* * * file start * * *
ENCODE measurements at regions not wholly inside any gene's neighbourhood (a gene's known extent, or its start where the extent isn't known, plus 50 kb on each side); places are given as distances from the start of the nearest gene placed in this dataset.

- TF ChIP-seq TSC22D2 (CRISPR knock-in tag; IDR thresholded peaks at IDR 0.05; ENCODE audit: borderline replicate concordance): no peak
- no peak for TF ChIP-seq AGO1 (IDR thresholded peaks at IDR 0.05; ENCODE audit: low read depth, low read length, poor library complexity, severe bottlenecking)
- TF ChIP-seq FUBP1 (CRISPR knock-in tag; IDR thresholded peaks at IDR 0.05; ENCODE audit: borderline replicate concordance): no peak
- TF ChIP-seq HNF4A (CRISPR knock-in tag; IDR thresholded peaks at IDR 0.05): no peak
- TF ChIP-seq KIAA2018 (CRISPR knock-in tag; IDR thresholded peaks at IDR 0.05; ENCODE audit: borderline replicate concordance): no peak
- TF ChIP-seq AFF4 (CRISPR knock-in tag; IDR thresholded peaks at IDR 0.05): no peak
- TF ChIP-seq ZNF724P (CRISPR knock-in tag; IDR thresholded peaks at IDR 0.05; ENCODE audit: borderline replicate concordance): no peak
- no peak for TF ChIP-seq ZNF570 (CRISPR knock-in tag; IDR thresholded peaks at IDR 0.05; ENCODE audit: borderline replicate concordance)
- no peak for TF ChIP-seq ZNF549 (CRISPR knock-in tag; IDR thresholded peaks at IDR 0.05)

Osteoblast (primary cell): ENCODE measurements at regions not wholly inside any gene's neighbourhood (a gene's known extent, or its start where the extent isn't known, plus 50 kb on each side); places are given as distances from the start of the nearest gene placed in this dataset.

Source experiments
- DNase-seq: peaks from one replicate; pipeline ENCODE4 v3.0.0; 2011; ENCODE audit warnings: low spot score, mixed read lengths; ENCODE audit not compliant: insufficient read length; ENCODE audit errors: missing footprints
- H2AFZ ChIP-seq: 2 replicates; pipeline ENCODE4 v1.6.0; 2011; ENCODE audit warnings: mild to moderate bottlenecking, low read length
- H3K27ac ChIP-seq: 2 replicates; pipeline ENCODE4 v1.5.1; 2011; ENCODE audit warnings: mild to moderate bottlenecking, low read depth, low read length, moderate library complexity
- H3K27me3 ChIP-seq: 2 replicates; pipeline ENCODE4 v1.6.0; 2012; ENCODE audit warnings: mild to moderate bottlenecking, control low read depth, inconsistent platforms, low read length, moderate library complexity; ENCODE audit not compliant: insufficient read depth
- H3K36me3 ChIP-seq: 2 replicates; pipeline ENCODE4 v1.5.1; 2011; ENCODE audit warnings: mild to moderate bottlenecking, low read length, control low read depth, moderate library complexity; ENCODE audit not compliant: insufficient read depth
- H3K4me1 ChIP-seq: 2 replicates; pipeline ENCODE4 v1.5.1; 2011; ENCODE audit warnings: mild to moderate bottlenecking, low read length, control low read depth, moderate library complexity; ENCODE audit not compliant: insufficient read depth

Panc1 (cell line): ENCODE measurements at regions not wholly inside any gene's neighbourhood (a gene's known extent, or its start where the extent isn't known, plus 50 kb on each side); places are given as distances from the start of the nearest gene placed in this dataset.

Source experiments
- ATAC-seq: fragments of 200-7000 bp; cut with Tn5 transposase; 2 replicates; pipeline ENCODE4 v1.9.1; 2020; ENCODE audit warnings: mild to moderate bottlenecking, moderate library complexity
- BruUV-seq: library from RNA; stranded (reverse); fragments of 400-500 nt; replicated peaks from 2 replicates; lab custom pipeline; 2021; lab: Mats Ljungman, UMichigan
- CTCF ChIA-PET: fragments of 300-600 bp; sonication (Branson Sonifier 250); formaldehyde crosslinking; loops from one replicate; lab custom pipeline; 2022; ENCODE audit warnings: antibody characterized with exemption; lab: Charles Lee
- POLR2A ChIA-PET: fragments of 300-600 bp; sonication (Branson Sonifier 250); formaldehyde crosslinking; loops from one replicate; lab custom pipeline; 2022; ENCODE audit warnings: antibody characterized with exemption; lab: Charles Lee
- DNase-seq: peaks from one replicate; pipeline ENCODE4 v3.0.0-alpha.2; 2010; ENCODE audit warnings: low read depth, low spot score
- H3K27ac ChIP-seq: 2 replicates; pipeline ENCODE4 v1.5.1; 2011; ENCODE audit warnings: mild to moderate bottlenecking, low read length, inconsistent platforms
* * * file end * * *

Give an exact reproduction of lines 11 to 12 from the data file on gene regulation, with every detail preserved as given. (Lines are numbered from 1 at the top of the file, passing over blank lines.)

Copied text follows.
Osteoblast (primary cell): ENCODE measurements at regions not wholly inside any gene's neighbourhood (a gene's known extent, or its start where the extent isn't known, plus 50 kb on each side); places are given as distances from the start of the nearest gene placed in this dataset.

Source experiments